Prime Minister Theresa May’s calls to tackle corporate excess is a clear illustration of how non-executive directors (NEDs) and boards continue to be under pressure to demonstrate the value-add they offer.
Our research shows that around 90% of boards across the world are seen by management and other stakeholders as not providing significant value.
One of the main reasons for this failure is NEDs who take on too many roles. In certain countries this can reach an untenable 40 positions, clearly putting them out of touch with the realities their organisations face.
Research further emphasises that the maximum number of NED board seats held by one individual should be no more than three to four, or two chairmanships at most. Those who take on more than this are likely to be contributing to woefully ineffective boards.
These NEDs turn up to meetings to fundamentally rubber-stamp decisions because they have no way of knowing the value of the data they are supposed to be reviewing, or the reality that this information is meant to represent.
Because they don’t know much about the organisation or its culture, they are also uninformed about the difficult questions they should be asking, and are not intimately acquainted with the sensitive issues facing an enterprise. As a result it is unsurprising boards sometimes deliver little worth.
There are exceptions along with many examples of highly effective boards. For example, some companies require board members to visit different locations and ask staff tough questions to help encourage effective ‘stewardship’ and achieve better organisational guidance.
There are also moves afoot to address the issue of multiple directorships globally and in London more scrutiny is now being placed on individuals and how many board positions they hold.
Placing effective governance at the heart of strategy is a welcome development, which is beginning to take hold in forward-thinking organisations. This is not about making ‘correct’ decisions, but instead the focus of stewardship on the implementation of systems and processes.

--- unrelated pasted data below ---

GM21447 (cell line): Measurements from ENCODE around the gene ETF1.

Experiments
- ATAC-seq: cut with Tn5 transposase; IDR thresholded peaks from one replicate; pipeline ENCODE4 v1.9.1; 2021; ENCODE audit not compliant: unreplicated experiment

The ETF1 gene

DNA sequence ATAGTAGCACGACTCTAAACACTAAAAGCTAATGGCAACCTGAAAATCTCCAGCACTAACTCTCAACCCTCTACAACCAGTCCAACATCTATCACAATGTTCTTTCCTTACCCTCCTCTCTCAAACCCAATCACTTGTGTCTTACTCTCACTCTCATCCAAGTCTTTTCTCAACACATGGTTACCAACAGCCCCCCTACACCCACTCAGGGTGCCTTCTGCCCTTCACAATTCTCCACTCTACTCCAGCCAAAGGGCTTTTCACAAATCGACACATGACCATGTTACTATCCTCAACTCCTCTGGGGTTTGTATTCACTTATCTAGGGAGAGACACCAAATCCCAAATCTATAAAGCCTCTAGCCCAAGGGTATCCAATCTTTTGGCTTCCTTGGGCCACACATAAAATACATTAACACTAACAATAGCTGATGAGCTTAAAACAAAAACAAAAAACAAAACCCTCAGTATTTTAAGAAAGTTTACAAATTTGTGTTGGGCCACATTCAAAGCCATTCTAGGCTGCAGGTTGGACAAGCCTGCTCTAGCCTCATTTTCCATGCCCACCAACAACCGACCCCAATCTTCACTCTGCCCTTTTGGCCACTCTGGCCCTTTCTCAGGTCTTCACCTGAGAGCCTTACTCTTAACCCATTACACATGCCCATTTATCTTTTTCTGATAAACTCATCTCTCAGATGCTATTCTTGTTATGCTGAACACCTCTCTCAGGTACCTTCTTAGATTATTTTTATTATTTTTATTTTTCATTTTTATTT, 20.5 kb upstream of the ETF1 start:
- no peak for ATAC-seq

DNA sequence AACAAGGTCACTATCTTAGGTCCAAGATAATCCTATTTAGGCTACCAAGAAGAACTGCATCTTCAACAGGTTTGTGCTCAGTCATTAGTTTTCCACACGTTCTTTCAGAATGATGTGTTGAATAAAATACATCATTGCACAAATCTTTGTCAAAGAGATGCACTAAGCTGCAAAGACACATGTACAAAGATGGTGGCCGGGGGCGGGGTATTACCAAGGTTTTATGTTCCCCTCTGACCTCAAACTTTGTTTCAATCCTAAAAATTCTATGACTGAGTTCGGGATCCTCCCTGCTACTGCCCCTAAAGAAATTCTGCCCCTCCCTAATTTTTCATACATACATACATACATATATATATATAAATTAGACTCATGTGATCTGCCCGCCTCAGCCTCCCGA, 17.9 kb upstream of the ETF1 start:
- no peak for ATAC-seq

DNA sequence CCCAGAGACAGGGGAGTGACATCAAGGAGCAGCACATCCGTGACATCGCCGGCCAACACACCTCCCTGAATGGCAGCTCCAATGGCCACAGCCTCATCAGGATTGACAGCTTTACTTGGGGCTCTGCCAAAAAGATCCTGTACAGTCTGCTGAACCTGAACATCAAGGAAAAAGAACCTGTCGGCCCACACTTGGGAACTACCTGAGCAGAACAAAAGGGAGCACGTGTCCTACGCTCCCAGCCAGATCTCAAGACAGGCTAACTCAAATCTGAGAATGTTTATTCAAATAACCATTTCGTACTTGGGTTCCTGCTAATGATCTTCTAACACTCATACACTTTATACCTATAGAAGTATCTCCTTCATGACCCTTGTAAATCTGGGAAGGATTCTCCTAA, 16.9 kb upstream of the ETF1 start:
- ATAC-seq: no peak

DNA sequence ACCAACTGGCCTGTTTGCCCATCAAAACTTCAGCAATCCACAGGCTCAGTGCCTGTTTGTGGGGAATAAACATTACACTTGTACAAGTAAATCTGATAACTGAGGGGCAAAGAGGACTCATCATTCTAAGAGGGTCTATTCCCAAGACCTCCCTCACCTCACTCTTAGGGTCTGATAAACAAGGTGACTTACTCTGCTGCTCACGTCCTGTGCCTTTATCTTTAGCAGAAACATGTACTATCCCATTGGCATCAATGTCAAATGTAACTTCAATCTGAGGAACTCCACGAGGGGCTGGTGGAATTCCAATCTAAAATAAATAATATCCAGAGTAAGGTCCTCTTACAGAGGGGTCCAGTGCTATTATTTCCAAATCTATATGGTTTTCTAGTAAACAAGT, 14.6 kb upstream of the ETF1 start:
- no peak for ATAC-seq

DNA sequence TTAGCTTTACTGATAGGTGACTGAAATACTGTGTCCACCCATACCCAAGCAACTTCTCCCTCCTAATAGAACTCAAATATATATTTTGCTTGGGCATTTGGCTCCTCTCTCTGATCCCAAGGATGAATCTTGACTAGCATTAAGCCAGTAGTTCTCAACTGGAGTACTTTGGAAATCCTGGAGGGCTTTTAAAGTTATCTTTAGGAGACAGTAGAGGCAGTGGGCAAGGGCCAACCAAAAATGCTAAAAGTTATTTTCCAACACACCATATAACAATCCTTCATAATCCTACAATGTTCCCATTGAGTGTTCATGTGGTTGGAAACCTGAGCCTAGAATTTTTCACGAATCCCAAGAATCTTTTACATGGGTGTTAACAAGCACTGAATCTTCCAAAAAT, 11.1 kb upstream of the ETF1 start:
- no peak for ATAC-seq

Theresa May’s reported drive for improved governance strikes the key issues of enhanced accountability, self-determined responsibility and transparency.
- Accountability involves employing systems to report, explain and be answerable for decisions made on behalf of stakeholders
- Self-determined Responsibility means facing up to challenges within the organisation by publicly holding oneself accountable and not hiding behind Government protocol or politically correct ‘box-ticking’
- Transparency is the process of ensuring others can clearly understand ‘how and why’ decisions have been reached, and what consultation or advice has influenced outcomes
A lack of clear rationale and openness in decision-making results in a low likelihood of engagement, support or motivation to achieve. Ultimately the delivery of objectives suffers without buy-in from those who are affected or required to act.
Worldwide we are now beginning to see a growing respect and need for high-performing board directors. The idea that you need some sort of superhuman to deal with these issues is not true.
In the boardroom good governance can only flourish if professional behaviour is ingrained into the organisational culture, and directors must have time to pay attention to the finer details of how an organisation operates.
NEDs need to think carefully before joining a board and consider existing engagements before taking on any additional posts. They also need to be brutally honest about the value they can offer to a board.
It is important to find someone who fundamentally understands the company, and can step back and say ‘let me think through what all of you are doing and give my opinion so that we can take action.’
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